Or consider inspired TV characters that make film characters look even lamer than they usually are: Jason Lee's soulful bumpkin on "My Name Is Earl," Lauren Graham's hilariously neurotic motor mouth on "Gilmore Girls," Kristen Bell's bitterly quippy teen detective on "Veronica Mars," Tyler James Williams' ordinary kid caught in a delicate drift between racist peers and overextended parents on "Everybody Hates Chris." To name but a few.
Television not only offers writers the chance to create nuanced characters, but to follow them on far deeper journeys than any two-hour film could offer. Here are some thoughts about whether TV is better than film, from those who work in both mediums.
Joss Whedon, director ("Serenity"), series creator ("Buffy the Vampire Slayer," "Angel"): "It's a wild generalization, but not an unfair one. . . . I'm not a fan of the 'ride' as filmed art. There's no reason films can't be more exciting and thoughtful. I tend to be Joe Mainstream and, in that stream, I'd like to see some more interesting fish."
Doug Liman, filmmaker ("Mr. & Mrs. Smith"), executive producer ("The O.C."): "You can do great work on TV, because it's so fast. You take something like 'Mr. & Mrs. Smith' . . . the studios are so precious about it because at the end of the day, it's a quarter of a billion dollars' investment when you put the marketing money into it. With TV, there's another episode next week. It's happening so fast that, in some ways, it's like an impressionist painting. You can take more creative chances."
Mark Cuban, film producer ("Good Night, and Good Luck," "Enron: The Smartest Guys in the Room"), co-founder of HDNet: "I don't disagree. The economics are such that big movies go theatrical, but movies for a specific audience, which can be better movies, go to TV. And because there's so much competition, budgets for movies for TV are going up."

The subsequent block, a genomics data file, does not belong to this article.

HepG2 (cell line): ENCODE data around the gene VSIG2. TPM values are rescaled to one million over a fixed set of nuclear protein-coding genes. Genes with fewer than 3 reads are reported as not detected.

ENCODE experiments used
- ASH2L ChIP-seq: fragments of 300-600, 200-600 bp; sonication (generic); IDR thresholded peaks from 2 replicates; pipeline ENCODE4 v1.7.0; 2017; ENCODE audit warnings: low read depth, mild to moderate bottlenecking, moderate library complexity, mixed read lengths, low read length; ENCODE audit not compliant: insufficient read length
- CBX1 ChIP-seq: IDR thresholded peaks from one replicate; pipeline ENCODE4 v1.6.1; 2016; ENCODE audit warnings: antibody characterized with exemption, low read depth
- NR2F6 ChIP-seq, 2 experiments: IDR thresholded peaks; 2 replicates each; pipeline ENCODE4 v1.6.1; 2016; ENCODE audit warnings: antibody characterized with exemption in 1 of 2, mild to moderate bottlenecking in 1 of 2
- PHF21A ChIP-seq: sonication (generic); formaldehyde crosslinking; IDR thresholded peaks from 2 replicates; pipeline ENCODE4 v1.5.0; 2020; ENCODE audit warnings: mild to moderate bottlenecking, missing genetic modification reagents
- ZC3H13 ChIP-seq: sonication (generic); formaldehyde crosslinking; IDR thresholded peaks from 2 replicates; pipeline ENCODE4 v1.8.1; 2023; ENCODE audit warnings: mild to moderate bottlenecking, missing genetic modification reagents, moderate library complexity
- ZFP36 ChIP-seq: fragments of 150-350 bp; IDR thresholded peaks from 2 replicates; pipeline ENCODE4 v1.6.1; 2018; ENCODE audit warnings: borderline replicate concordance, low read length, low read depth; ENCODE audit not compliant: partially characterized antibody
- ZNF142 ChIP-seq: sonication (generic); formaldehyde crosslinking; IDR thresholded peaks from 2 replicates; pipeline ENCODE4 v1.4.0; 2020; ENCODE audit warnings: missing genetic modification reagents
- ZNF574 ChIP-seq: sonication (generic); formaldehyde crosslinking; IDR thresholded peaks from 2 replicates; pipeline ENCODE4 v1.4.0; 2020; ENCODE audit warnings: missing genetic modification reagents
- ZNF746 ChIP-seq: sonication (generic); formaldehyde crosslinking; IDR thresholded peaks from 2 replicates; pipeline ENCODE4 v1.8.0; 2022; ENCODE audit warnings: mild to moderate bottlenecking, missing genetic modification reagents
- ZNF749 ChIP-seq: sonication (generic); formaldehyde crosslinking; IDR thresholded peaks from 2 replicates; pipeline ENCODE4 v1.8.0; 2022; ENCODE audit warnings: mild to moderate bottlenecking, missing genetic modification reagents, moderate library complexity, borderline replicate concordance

Frank Spotnitz, screenwriter ("Sunset After Dark"), executive producer ("The X-Files"): "What it takes to make a movie profitable demands a certain type of movie, invariably geared to teens. That's enormously frustrating for those of us who love movies. They're not as provocative, or groundbreaking. TV does a much greater volume of more sophisticated work than is being done in movies."
On the cutting edge
OK, let's look at this year's Oscar races. "Brokeback Mountain" is being hailed as "groundbreaking": There are two cable networks specializing in gay programming. (Although in this case I will concede the point that "Brokeback Mountain" is better than, say, "Queer as Folk" or "The L Word," but then, HBO's 2003 miniseries "Angels in America," about the '80s AIDS crisis, was so accomplished that some film groups considered honoring it over the films released that year.)
"Good Night, and Good Luck" articulately tackles, through the prism of history, today's tremulous media; "The Daily Show With Jon Stewart" speaks truth to power, reaming the mainstream news media for failing to do so - and with sharp, literate humor - 40 weeks a year.
"Munich" soberly examines the shocking terrorist acts at the 1972 Olympics; Showtime's "Sleeper Cell" (a Golden Globe nominee) disquietingly considers a potential terrorist attack today. Likewise, while the film "Jarhead" (directed by Oscar winner Sam Mendes) essayed the first Gulf War, FX's "Over There" (produced by Emmy winner Steven Bochco) thrust viewers into today's war in Iraq. Lesson: Television reacts more quickly, resulting in more urgent entertainment.
Our point is, anything films can do, TV can do better, because it doesn't have to waste development money or massage vain executives. TV's motto: Just make it. Our response: Just watch it.
Comments Alda: "We did a show (on 'The West Wing') that examined the question: Should you need to have your picture taken coming out of a house of worship in order to get elected? . . . There's never been a movie about that, and that's one of the most important questions in our culture. And that's just one issue on this one program.
"In the old days, the movie business was controlled by people who had emotional and artistic investments in what they made. Now, it's accountants and lawyers. They could just as easily be running a shoe factory."